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Yellow-bellied glider (northern subspecies)

Yellow-bellied glider  Photo: Mark McCaffrey

Yellow-bellied glider Photo: Mark McCaffrey

Common name: Yellow-bellied glider (northern subspecies)

Other names:  Fluffy glider

Scientific name: Petaurus australis unnamed subspecies

Family: Petauridae (striped possum and wrist-winged gliders)

Conservation status: This Wet Tropics population of the yellow-bellied glider is an unnamed subspecies and is listed as Vulnerable in Queensland (Nature Conservation Act 1992) and nationally (Environment Protection and Biodiversity Conservation Act 1999). It is ranked as a critical priority for conservation under the Department of Environment and Heritage Protection Back on Track species prioritisation framework.


Yellow-bellied glider  Photo: Mark McCaffrey

Yellow-bellied glider Photo: Mark McCaffrey

The yellow-bellied glider is a medium sized gliding marsupial. Its head and body length is around 300 mm with the fluffy tail adding about an additional 450 mm. Males are slightly larger than the females with males weighing 470-725 g and females weighing 435-660 g. However, females tend to have longer tails then males. This Wet Tropics population is smaller and lighter in weight than the more widespread southeast populations.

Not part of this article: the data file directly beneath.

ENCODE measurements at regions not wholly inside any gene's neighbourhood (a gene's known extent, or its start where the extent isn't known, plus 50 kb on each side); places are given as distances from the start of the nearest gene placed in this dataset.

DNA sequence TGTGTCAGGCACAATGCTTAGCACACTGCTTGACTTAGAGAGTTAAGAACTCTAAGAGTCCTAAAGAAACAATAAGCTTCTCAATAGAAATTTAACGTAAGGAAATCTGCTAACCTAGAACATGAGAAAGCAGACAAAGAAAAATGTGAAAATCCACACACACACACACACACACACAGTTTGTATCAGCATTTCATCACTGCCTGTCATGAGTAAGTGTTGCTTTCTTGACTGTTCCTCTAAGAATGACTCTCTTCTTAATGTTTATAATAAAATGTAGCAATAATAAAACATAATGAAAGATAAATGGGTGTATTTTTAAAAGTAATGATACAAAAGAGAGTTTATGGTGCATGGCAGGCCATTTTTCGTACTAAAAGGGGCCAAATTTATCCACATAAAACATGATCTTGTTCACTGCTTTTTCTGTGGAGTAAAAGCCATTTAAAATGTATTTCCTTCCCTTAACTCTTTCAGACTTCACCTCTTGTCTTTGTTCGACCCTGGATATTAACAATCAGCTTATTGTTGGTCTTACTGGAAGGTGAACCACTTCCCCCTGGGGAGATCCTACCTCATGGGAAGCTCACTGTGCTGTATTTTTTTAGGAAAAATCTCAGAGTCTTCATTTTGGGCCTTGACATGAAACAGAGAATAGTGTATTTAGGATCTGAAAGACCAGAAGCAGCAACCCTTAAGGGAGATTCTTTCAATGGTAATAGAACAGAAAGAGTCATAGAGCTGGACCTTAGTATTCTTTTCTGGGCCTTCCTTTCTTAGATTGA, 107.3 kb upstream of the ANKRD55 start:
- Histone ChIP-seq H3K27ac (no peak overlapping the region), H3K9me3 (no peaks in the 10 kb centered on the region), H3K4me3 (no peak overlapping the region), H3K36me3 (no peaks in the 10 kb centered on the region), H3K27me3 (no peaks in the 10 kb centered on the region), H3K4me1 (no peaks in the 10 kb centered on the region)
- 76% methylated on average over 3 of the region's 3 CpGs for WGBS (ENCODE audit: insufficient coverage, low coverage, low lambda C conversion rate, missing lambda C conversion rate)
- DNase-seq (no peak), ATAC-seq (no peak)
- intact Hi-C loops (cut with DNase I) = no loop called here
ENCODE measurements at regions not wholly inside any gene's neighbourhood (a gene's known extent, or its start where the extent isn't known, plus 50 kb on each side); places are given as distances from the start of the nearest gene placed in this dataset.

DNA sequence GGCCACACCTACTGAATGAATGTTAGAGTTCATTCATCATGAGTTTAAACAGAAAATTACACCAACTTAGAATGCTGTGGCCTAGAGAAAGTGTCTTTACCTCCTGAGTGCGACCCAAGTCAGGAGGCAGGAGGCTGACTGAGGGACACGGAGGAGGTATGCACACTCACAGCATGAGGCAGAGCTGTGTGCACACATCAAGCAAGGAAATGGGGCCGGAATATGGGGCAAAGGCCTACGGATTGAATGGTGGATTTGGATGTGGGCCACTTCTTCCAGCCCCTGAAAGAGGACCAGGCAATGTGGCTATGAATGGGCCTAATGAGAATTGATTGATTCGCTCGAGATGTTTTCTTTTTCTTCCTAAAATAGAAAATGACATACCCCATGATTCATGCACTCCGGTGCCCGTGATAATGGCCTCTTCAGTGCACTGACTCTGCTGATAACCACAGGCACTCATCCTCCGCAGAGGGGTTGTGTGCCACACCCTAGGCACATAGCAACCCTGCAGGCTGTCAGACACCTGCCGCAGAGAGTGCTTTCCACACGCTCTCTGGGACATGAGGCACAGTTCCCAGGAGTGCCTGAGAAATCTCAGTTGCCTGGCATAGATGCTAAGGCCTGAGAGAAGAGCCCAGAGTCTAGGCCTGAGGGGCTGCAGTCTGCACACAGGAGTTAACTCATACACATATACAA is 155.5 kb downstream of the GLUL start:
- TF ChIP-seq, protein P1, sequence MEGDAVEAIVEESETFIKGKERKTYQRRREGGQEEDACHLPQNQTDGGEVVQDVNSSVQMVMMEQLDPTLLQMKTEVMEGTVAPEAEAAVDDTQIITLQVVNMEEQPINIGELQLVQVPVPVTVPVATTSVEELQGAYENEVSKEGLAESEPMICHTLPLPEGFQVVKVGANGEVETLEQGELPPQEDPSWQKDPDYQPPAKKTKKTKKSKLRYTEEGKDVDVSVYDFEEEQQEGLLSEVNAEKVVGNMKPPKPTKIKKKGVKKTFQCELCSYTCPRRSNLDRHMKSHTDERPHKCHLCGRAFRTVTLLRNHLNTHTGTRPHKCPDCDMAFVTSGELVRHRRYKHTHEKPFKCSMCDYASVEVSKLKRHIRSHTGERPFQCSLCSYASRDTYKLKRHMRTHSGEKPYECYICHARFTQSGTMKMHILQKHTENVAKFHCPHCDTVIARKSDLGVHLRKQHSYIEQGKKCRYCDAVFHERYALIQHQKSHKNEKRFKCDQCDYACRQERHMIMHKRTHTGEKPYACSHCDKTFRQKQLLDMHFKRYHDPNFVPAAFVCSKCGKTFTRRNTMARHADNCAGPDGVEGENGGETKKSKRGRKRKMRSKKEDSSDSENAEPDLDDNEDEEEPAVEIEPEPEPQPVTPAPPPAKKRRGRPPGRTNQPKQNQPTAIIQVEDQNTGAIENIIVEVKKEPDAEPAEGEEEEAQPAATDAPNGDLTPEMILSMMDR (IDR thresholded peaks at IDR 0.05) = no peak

The yellow-bellied glider has a greyish brown body colour with a distinct black stripe running down their back from forehead to the base of the tail. The belly is a distinctive off-white which may acquire a yellowish tinge in older individuals, but less so than those in more southerly populations. The gliding membrane has a black margin and there is a black stripe on the outer side of the hind limb to the paw and lower limbs are black. Ears are pale coloured and bare.

Habitat and distribution

Yellow-bellied glider feed trees Photo: Eleanor Collins

Yellow-bellied glider feed trees Photo: Eleanor Collins

The yellow-bellied glider occurs in eastern Australia from north Queensland (west of Mossman) to the south-west corner of Victoria. This northern subspecies is the most northern population and occurs along the western margin of the of the Wet Tropics bioregion from the Mt Windsor Tableland, west of Mosman, in the north to the Herbert River Gorge, west of Ingham, in the south. It is isolated by a 400 km gap to the next population which is on the Clark Ranges inland from Proserpine. This Wet Tropics population is restricted to altitudes above 600 m. It is subdivided by natural gaps in their habitat into three subpopulations: the Mt Windsor Tableland, the Mt Carbine Tableland and the Cardwell Range.